I have had a day off today, courtesy of being able to use my annual leave allowance whenever the hell I like, and the sewing mojo has struck. The shimmery fabric that I bought at Abakhan’s at Easter has been begging to become a summer dress, and who am I to refuse such pleas when the sun is finally shining and I have a wedding to go to next month?
This fabric is beautiful. It washed on 30 degrees and dried practically before it was out of the machine. It’s a gorgeous colour and a gorgeous drape… but a pig to cut out because the grain is practically non-existant and it’s unstable as heck. Not great for the fitted bodice that I’d be envisaging.
But then I realised that I had a solution! I could underline it. Better still, I could effectively underline it with interfacing before cutting, thus preserving the shape of the pieces, stabilising, and de-wrinkling all in one go. I use ‘proper’ interfacing from Gill Arnold. Essentially it’s a fabric in its own right – it has a warp and a weft, and means that the fabric you apply it to remains its drape. It’s not cheap, but the difference between it and the stiff, papery stuff that you buy for 30p/metre from the Rag Market… well there’s just no competition. They’re pretty much different notions altogether.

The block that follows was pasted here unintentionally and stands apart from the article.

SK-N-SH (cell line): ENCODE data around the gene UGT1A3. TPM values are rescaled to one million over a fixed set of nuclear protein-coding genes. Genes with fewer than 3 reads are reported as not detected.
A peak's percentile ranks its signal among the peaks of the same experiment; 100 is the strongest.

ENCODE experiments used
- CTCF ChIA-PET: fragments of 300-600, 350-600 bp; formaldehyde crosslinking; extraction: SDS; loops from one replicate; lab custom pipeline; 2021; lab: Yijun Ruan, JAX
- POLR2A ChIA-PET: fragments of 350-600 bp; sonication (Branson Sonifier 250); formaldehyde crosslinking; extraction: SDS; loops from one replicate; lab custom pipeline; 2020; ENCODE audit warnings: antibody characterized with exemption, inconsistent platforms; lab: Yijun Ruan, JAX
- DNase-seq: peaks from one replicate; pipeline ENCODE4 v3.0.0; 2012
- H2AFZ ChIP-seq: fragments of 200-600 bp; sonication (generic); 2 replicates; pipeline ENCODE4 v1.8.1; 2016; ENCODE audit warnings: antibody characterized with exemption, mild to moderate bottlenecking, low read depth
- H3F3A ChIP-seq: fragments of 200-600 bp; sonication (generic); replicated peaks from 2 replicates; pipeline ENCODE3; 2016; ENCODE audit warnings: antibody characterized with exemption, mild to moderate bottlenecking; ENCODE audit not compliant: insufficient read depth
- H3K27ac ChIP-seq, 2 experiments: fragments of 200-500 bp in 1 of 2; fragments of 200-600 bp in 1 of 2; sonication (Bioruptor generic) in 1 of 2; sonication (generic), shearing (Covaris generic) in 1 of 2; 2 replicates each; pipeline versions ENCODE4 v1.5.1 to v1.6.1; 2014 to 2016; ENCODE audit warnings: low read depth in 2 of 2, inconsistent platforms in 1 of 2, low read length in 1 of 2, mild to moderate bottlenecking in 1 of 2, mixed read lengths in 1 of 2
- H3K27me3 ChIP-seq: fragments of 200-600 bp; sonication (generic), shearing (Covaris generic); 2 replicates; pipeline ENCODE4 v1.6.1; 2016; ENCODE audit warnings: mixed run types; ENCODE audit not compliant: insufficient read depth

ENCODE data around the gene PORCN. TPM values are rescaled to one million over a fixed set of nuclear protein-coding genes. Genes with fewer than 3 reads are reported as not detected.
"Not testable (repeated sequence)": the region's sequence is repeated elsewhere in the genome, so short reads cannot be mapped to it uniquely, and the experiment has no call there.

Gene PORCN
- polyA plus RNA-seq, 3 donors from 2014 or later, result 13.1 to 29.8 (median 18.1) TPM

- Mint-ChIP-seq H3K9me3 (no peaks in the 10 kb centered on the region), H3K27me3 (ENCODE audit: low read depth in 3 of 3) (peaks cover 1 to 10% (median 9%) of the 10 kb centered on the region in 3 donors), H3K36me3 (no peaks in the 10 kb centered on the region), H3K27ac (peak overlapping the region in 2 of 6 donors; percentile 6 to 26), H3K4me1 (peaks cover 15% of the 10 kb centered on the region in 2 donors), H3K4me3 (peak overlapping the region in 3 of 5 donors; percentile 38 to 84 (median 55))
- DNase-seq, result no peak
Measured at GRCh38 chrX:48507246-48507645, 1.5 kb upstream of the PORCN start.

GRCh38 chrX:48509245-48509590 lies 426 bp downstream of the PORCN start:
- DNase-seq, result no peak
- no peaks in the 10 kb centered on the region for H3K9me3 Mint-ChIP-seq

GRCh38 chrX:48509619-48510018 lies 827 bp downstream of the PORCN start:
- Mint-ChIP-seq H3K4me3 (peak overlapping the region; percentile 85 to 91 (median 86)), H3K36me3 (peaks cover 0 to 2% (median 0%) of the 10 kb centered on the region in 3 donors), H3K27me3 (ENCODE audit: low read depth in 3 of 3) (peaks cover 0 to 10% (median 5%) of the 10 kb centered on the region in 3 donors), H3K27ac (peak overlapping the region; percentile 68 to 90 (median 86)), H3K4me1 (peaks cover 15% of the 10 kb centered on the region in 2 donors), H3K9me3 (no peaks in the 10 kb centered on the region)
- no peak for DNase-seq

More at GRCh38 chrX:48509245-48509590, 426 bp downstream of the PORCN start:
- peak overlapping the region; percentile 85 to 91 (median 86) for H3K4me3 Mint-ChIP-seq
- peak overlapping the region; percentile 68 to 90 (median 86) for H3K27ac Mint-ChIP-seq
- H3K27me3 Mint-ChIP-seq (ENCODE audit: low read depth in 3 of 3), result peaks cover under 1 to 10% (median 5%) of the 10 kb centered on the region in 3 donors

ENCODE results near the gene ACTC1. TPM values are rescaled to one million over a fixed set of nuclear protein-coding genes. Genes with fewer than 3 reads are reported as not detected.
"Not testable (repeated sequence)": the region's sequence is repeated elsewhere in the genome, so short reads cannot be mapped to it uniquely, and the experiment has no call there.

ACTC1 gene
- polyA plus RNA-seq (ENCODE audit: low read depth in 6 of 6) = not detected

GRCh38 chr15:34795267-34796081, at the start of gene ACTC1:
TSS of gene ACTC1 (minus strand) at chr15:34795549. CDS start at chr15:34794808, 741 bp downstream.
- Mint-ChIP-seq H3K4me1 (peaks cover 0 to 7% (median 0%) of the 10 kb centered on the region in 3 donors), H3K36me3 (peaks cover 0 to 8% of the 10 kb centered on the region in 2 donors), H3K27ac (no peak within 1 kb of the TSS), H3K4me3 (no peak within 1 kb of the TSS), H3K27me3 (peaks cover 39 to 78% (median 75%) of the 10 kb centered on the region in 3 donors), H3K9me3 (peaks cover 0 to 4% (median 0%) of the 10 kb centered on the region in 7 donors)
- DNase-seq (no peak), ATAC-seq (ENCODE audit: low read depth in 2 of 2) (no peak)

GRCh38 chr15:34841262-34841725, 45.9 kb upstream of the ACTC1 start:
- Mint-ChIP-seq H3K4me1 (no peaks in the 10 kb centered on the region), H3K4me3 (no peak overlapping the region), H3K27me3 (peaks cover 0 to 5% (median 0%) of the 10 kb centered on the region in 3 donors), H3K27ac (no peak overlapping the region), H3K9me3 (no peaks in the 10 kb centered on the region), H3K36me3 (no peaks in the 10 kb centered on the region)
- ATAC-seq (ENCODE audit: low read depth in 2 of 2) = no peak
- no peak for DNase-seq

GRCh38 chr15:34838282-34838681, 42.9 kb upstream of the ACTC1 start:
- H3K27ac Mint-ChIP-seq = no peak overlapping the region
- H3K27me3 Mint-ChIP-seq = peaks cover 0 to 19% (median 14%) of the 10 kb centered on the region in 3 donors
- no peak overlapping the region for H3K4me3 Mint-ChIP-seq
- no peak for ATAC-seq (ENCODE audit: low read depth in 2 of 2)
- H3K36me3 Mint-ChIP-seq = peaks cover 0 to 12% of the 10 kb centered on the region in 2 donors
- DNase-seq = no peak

In classic block fusing, you fuse a whole area of interfacing to a whole wrong side of fabric and then lay your pieces out as normal. In order to preserve as much of my precious cotton fusible as possible, I simply cut out my pattern pieces from the interfacing, fused them onto the spread-out fabric and then cut around the fused shapes.
This will make the everything much easier to sew as well as cut, and because the exposed side of the interfacing feels like a smooth cotton, I reckon I’ll get away without having to line anything either. Win!